My brother spoke beautifully at the funeral yesterday, and shared his words again last night when we met on Zoom with family. I’ve never had Yoni’s gift for humour – which I’m pretty sure he got from our dad – or his gift with words. So please bear with me.
These last few weeks are a bit of a blur. Days seem to merge into each other, and time seems to pass both faster and slower at the same time. It’s very strange – for everyone.
I don’t think he had a clue how much he was loved
I was trying to remember when exactly was the last time I saw my dad. I didn’t know then, of course, it would be the last time. I think it was Friday 13 March, when he gave me a lift to the garage to pick up my car. In true Michael fashion, he wanted to come in to check the place out for me – it was a garage none of us had ever used before. I didn’t want him to come in – didn’t want to risk him being exposed to the coronavirus – and after a hug (as his grandchildren can attest, he was the world’s best cuddler) I got out of the car and sent him safely home. Or so I thought.
He’d been furious that work had told him to stop coming in. He didn’t want to be treated like an old man. And he loved being out and about, loved people, loved being in the pro shop, fixing and regripping golf clubs and all the other golfy things he got up to in his little workshop. And of course he loved playing golf, talking about golf, watching golf…
He just got on with life, no matter how he felt
In so many ways, I found my dad incredibly inspiring. He lived with constant pain from rheumatoid arthritis, and a compromised immune system from medication for lymphoma, and yet every day, he got up, went to work, or to play golf, ran errands for anyone who needed anything, picked up and schlepped around grandchildren, took Yasha to golf lessons, mowed the lawn… He just got on with life, no matter how he felt. You could see him wincing in pain, all the time, but it didn’t stop him.
When the arthritis became too much for the fiddly work involved with picture framing, a hobby we all benefitted from – my parents beautiful house is full of art that my dad framed, and even a couple of incredible pieces he painted – he inspired me again by going on a course to learn to fit and regrip golf clubs. He took enormous pride in his work, in doing a good job and pleasing his customers. I think he was in his late 60s at that point. Every few years, he would start learning or doing something new, and I’m certain that if this virus hadn’t got him, he would have come up with yet another new skill to learn.
he was always reading, learning and growing
The past month has been horrendous. When he came down with a fever on 22 March, he absolutely would not accept that this could be Covid. As his temperature yo-yoed and his cough and breathing got worse, he got scared. We were all scared. My poor mum cared for him, so carefully, so lovingly, so worried about him, and at the same time utterly terrified that she would also become ill – which she did. She went into hospital two days after him, and there were a few days there when Yoni and I thought we might lose them both.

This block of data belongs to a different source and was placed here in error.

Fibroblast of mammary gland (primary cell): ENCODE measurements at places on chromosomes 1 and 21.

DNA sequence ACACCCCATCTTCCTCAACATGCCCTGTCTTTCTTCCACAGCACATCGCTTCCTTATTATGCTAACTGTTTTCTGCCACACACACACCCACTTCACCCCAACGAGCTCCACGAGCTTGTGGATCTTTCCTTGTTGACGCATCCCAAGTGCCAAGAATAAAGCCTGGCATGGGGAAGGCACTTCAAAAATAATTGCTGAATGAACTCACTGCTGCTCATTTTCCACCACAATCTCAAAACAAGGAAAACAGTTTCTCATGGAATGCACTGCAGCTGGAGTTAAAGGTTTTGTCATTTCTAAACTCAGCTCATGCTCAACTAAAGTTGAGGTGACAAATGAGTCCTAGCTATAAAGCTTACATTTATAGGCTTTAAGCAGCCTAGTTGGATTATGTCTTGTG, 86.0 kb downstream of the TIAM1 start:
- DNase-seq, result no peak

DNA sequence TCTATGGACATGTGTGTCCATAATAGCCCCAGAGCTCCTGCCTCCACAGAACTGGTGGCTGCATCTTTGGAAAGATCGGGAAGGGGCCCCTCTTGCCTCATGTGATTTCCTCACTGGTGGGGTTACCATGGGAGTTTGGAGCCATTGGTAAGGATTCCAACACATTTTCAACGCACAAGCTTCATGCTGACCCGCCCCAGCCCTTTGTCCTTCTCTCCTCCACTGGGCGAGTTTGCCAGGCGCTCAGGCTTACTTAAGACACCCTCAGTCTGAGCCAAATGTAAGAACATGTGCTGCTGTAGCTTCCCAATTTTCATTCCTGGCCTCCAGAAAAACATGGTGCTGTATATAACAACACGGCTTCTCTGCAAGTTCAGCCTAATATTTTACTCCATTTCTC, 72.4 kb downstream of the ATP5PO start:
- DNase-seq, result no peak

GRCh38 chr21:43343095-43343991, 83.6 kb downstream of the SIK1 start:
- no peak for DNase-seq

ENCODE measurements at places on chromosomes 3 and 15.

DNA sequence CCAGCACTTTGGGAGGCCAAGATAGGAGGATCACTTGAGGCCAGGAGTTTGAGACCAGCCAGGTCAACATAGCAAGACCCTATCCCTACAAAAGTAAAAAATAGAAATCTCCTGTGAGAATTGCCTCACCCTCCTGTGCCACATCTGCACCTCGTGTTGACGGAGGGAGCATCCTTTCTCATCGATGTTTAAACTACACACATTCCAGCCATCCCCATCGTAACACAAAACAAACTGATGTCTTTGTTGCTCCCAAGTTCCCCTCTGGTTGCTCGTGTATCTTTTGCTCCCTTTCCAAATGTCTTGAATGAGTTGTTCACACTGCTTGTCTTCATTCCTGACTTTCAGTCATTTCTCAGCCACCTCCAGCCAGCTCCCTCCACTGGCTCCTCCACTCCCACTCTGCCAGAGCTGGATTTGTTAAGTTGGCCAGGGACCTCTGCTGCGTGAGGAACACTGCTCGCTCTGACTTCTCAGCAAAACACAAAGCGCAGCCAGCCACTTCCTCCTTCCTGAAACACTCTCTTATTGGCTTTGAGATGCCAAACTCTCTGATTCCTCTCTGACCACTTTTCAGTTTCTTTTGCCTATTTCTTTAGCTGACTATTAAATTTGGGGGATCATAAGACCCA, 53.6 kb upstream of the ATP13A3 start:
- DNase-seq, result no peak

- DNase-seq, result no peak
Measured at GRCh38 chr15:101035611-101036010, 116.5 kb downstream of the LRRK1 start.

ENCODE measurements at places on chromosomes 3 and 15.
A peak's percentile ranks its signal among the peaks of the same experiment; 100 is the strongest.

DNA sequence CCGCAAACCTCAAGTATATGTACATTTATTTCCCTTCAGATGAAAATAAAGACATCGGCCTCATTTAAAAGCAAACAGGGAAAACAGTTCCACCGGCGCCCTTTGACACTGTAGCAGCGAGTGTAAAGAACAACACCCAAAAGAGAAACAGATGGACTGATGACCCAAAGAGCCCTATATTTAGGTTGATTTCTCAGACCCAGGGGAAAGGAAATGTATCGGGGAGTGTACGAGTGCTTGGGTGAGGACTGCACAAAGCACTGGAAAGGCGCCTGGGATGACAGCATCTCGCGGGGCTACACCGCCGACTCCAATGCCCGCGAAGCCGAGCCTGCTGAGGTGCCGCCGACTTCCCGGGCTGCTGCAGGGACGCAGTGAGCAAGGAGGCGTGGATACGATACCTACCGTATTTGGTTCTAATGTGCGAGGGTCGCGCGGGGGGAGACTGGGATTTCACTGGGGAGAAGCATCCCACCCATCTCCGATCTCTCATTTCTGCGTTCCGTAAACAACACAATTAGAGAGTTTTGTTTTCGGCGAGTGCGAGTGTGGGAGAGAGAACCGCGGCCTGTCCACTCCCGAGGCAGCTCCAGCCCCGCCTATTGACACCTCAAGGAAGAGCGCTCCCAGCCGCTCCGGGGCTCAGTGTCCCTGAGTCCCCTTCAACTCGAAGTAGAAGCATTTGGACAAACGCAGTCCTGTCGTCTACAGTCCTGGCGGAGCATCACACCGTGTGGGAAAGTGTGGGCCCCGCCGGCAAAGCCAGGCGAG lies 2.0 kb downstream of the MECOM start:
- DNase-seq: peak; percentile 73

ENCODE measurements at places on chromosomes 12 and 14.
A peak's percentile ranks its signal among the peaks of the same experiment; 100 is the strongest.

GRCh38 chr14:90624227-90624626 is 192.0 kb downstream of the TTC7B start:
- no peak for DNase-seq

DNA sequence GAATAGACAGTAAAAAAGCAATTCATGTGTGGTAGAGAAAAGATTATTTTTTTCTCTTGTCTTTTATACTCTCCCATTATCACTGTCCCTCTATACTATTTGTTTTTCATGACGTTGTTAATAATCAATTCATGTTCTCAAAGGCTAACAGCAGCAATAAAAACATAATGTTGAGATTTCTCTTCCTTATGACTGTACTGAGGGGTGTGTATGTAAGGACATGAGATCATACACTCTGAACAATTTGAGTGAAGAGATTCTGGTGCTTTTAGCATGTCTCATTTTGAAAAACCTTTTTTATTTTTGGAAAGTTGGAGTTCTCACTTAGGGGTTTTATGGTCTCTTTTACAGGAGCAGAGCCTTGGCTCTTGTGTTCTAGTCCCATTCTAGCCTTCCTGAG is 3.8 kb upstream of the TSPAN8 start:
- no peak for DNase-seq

The messages we have received, from all over the world, have been wonderful, and so comforting. Thank you. And we have received hundreds, from people he went to school or university with, friends from the past, golf buddies, family friends, members of our community… He touched so many lives, and I don’t think he had a clue how much he was loved. Message after message talks about his kindness, his humour, his warmth. He was utterly dependable, caring, open hearted, generous to a fault, the first to offer help when help was needed (and when it wasn’t), sometimes incredibly patient – when teaching Hebrew to children at Haderech for example (sometimes not!), passionate about the things he cared about, and incredibly proud of his family.
He relished the simple pleasures in life
There is a hole in my life right now – not just mine, of course – that will never be filled. I will miss him forever, and I will think of him and wish he was here every time I see something funny online I know he’d appreciate, see a news item I know he’d care about, every time I cook or eat something I know he’d love – he really knew how to enjoy food, and boy will I miss him whenever I perform, if I ever perform again. He was my biggest fan, and always there, usually in the front row, shepping naches – well deserved after all the years of harp schlepping! He relished the simple pleasures in life: tasty food, being outdoors, playing golf, chatting with people – he really loved people – spending time with his grandkids, watching the most cringey appallingly bad slushy romantic movies – he was such a softie at heart. And he was always reading, learning and growing, in ways that we often didn’t notice at the time.
I will so miss his presence, his solid, reassuring, warm, teasing, loving presence.